Once located on Lowell‘s Gorham Street, St. Peter’s Church was founded in Lowell in 1841, ten years after the founding of St. Patrick’s, the city’s first Catholic church. Many readers will remember the impressive edifice that once stood at 323 Gorham, across from Lowell’s courthouse building; however, this was actually the church’s third building. St. Peter’s Church spent its first fifty years in two other locations. The first church building, made of brick, was built at the corner of Gorham and Appleton Streets and served the congregation from its founding until 1890.
As Lowell’s Catholic population surged through the 1880′s, it soon became very obvious that St. Peter’s would need a newer, larger church building. Rev. Michael Ronan, pastor since 1883, negotiated the sale of the land on which the first St. Peter’s stood, to the federal government for the construction of a new post office. The funds from that sale allowed the church to build a larger building, but the timing of the new post office’s construction schedule did not allow St. Peter’s adequate time to construct their new building. The first St. Peter’s came down, before the next could go up – and the congregation faced the threat of homelessness.
Rev. Michael Ronan pastored the church during the construction. As the new Gorham Street building was constructed, a temporary wooden church was built very near the site, and served the congregation. That building’s size was still considerable: 120 feet long by 90 feet wide, and it stood 18 feet in height. The church moved its pews from the old church and seating was provided for up to 1,500 people. Its first mass was held on April 27, 1890, not even one month before the old church came down, on May 20, to make room for the new post office.
Time passed and the congregation continued to use the temporary building for a couple of years. The congregation acquired land further down Gorham Street, and worked to clear some frame houses that stood on the site.
Construction began in 1892. Local newspapermen estimated that some 10,000 people packed Gorham and South streets to witness the laying of the cornerstone for the new St. Peter’s Church on Sunday, September 11 of that year under delightful weather. Even the floor that had been placed over the new foundation was packed with people. Along South Street, an altar and pulpit had been temporarily constructed; Irish and US flags had been set up for the Mass. Some 65 clergy helped in celebrating the Mass to commemorate the laying of the cornerstone, headed by Archbishop John J. Williams. Others hailed from churches all over Massachusetts, some near Boston, some closer to home in Lawrence, Massachusetts.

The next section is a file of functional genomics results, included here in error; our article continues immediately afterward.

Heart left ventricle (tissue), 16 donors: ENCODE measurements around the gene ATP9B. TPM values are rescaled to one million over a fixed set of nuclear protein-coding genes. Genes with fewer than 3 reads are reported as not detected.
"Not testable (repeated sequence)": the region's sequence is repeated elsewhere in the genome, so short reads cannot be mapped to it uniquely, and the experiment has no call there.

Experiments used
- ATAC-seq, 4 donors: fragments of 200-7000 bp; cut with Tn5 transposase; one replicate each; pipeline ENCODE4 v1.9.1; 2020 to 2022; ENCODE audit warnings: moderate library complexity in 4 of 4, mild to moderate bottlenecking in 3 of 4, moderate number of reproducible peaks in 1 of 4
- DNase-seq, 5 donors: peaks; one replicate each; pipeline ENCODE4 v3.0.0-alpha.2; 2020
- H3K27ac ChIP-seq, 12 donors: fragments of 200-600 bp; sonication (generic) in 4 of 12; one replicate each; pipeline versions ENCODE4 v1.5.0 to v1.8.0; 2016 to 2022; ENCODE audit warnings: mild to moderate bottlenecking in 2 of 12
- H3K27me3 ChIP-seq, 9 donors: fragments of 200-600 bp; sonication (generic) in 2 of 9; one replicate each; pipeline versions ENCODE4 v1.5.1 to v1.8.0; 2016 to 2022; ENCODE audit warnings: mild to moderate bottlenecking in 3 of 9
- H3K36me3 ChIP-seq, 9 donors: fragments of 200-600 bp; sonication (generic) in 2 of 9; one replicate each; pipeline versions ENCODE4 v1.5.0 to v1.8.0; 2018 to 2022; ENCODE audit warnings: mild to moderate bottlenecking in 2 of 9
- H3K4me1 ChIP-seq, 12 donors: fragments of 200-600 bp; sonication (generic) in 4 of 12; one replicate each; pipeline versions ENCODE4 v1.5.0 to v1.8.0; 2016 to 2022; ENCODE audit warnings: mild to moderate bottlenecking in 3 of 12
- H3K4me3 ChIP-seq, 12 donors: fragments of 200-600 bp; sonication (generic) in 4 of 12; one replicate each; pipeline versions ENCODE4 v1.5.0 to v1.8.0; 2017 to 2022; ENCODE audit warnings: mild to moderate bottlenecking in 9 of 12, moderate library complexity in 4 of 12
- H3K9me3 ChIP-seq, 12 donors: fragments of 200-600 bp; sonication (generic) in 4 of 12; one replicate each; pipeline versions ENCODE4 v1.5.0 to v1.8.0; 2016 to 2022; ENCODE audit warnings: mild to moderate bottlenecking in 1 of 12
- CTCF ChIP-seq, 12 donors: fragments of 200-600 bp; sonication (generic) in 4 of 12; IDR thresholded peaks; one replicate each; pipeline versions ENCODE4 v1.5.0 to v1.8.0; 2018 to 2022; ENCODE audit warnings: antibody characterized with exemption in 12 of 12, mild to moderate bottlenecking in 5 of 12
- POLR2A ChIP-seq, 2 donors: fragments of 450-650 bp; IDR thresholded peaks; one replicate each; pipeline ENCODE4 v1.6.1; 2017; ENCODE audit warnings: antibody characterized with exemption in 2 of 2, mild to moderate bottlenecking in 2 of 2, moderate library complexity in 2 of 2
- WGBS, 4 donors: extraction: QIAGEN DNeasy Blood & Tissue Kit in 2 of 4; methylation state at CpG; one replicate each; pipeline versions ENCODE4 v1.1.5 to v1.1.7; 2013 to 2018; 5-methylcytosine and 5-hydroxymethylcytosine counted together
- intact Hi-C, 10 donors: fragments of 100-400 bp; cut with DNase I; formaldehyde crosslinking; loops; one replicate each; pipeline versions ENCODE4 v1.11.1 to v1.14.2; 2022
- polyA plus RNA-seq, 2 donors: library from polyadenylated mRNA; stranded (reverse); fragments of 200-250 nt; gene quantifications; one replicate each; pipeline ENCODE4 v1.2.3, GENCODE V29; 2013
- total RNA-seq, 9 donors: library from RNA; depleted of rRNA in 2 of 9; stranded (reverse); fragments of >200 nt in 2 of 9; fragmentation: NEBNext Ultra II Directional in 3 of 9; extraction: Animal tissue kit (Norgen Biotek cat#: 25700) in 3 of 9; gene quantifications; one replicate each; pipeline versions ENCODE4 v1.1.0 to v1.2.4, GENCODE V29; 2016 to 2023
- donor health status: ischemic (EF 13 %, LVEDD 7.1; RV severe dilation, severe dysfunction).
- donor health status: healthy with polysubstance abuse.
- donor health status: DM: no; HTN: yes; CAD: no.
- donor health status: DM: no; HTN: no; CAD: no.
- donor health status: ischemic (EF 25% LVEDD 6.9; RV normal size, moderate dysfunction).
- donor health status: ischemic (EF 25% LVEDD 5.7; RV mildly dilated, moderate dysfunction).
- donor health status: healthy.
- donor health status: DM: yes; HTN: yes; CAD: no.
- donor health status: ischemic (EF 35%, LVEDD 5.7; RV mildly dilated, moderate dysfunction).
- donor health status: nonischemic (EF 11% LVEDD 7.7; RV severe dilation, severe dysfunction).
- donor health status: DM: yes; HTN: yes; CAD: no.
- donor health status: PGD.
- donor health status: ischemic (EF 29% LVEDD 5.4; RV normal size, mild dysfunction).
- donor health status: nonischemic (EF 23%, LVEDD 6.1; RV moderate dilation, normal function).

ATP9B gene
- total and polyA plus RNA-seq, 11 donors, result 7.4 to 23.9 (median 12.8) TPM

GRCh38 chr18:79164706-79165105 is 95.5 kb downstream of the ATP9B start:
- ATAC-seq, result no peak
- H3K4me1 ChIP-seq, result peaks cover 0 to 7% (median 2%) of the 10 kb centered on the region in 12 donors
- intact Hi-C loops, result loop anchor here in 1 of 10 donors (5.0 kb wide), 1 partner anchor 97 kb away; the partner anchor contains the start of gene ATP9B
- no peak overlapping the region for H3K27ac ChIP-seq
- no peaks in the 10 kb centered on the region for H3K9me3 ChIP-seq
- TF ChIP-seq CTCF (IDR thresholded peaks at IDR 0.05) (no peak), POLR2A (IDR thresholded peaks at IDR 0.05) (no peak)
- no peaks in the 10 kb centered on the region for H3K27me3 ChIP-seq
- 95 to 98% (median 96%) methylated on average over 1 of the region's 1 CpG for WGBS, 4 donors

The granite church was completed in 1900, instantly became a local landmark, and dominated the local streetscape for nearly a century. Its twin towers could be seen for quite some distance – one stood nearly 200 feet high, the other 176 feet high. Due to declining enrollment, the church closed in 1986. The building stood vacant for nearly ten years, falling into increasing states of disrepair while options for its next use were discussed. Eventually, no new use was found and the building was demolished about ten years later in the mid-90′s. Green space covers the site now, which is dominated solely by the courthouse. Rev. Michael Ronan’s memory lives on in Father Ronan Terrace, a cross street connecting Gorham and South streets, near the church’s former site. The church’s memory lives on in the building that once housed its rectory. Still standing next to the former church site, its red brick exterior is barely visible in the photograph above, at right (to the left of the church). An insurance agency now occupies the building. St. Peter’s Convent, crumbling and beyond repair, was razed several years ago to add a much-needed parking area for a local funeral home.